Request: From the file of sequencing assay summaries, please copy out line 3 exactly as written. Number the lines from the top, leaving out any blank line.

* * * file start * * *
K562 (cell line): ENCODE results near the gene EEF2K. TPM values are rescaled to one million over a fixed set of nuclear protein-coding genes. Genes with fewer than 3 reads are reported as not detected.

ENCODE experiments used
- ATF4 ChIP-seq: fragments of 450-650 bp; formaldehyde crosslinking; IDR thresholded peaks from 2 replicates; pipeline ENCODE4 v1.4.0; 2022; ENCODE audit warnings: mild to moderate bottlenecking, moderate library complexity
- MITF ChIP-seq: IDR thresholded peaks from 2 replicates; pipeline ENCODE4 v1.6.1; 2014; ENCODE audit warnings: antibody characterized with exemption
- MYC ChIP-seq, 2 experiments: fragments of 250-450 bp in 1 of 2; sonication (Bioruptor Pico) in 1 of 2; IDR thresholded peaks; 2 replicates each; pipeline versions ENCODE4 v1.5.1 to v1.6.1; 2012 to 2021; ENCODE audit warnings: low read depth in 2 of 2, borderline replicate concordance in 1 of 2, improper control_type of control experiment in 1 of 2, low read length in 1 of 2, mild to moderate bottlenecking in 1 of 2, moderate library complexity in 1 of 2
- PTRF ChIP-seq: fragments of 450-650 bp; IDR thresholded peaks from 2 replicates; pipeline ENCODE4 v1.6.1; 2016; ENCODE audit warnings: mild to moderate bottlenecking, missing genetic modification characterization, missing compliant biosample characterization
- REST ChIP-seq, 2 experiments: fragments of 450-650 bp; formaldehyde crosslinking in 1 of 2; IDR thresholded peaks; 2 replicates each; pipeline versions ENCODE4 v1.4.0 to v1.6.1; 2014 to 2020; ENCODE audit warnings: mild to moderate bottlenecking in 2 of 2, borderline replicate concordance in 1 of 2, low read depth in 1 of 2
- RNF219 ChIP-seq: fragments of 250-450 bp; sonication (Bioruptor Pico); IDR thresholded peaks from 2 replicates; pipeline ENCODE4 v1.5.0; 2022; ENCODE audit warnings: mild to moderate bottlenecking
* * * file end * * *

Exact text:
- ATF4 ChIP-seq: fragments of 450-650 bp; formaldehyde crosslinking; IDR thresholded peaks from 2 replicates; pipeline ENCODE4 v1.4.0; 2022; ENCODE audit warnings: mild to moderate bottlenecking, moderate library complexity